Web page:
Animal and human skeletons were found in a huge Roman quarry pit on the site of 91 future homes in Ewell, archaeologists have confirmed.

From November 2015: Were Roman skeletons found on the Nescot College construction site?

Nearly 15 archaeologists worked at the former animal husbandry site of Nescot (North East Surrey College of Technology) in Reigate Road, Ewell, between February and July 2015. They published their findings last month.

From October 2014: Controversial care home plans for Nescot site in Ewell get makeover

From March 2015: Housing developer wants to change controversial plans for 91 homes in Ewell

Housebuilders Circle Hill plan to build 91 new homes on the site, including 55 for private sale, 11 shared ownership homes, 25 homes for affordable rent and two public open spaces. Work is already underway and is expected to last two years.

Surrey Comet:

Publication of the dig’s findings is not due to disrupt development of the site (pictured above), and local historians have explained that there is nothing more to find there.

Archaeologists from Pre-Construct Archaeology (PCA) found artefacts from the late Bronze Age and Early Iron Age (c. 1200BC) to Roman period (c. 55BC) during the dig last summer.

They found 67 dogs, seven partial pigs, four partial foetal horses, and scattered bones belonging to at least 53 different people, as well as coins and pottery.

The PCA believes the coins and pottery show the quarry was closed between AD 87 and AD 100.

Surrey Comet:

Alexis Haslam, director of fieldwork at PCA, said: “The most exciting quarry was discovered in the eastern area of the site and was backfilled with selectively deposited material, placing items within features for religious beliefs – some refer to this as ‘ritual’.”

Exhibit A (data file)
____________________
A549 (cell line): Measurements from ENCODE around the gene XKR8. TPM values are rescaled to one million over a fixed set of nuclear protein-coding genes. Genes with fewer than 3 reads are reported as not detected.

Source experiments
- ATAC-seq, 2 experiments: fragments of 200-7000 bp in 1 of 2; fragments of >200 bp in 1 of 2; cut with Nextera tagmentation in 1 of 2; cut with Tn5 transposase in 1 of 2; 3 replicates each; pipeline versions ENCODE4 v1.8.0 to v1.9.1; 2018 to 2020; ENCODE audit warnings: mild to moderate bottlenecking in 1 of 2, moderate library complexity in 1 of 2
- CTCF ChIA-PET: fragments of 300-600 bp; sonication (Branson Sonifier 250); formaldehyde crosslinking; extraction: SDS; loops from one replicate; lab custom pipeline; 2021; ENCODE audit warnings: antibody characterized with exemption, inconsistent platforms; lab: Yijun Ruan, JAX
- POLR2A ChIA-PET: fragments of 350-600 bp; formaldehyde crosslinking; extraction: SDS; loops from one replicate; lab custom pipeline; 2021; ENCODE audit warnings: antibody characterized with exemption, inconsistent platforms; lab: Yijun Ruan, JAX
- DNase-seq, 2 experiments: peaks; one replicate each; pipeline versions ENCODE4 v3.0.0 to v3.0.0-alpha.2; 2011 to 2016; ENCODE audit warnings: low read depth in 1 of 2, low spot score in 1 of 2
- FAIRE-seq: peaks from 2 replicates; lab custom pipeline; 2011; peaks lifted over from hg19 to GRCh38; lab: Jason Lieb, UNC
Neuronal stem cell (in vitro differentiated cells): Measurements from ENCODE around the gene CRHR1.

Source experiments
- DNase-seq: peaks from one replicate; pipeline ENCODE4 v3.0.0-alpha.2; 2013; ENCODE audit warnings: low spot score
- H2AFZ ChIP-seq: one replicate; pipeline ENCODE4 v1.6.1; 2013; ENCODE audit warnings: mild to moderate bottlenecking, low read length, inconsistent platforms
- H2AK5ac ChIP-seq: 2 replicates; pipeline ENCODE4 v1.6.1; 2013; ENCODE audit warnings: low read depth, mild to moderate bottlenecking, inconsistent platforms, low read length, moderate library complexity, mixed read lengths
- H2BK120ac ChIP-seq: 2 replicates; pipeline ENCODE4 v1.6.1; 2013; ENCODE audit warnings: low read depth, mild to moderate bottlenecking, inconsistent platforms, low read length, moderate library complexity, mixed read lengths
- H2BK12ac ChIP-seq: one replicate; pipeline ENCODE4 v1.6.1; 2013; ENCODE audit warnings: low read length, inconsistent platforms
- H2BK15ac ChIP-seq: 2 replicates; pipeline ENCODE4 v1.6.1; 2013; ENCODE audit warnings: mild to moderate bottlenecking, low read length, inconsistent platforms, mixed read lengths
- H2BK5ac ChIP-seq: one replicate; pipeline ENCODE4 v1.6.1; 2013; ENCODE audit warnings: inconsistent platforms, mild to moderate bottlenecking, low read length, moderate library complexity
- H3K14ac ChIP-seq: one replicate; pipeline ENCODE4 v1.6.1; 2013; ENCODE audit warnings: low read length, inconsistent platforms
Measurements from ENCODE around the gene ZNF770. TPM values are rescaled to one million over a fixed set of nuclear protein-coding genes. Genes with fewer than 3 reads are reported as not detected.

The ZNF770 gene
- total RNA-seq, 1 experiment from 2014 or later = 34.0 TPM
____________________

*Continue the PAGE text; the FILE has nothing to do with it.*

It was in this area of the site – a five-metre wide shaft – that the skeletons and bones were found.

Ms Haslam added: “The disarticulated remains are most interesting and suggest that excarnation (leaving the body out to the elements before burying it) or curation (holding on to the body for some time before burying it) may have taken place.”

David Brooks, curator at Bourne Hall Museum in Spring Street, Ewell described the excavation as “probably the biggest dig in Ewell since the one at Nonsuch Palace in the 1950s”.

Mr Brooks was also among those who attended the excavation last summer to watch as the skeletons, knives and other artefacts were unearthed.

He added: “They have found all they are going to find now so there is no reason construction shouldn’t go ahead.

“It is always exciting when you are among the first people to see something in a thousand years.”

Surrey Comet:

Circle Hill said all findings of historical significance had been preserved and were being analysed, but would not reveal what they were, when contacted by the Epsom Guardian in November 2015.

This month, a spokesperson for Circle Hill said: “Circle Hill has successfully recorded and preserved the archaeology found on the site, in collaboration with the council.

“Work on the development is progressing very well and the first homes at Sycamore Gardens will be ready to move into in the autumn.”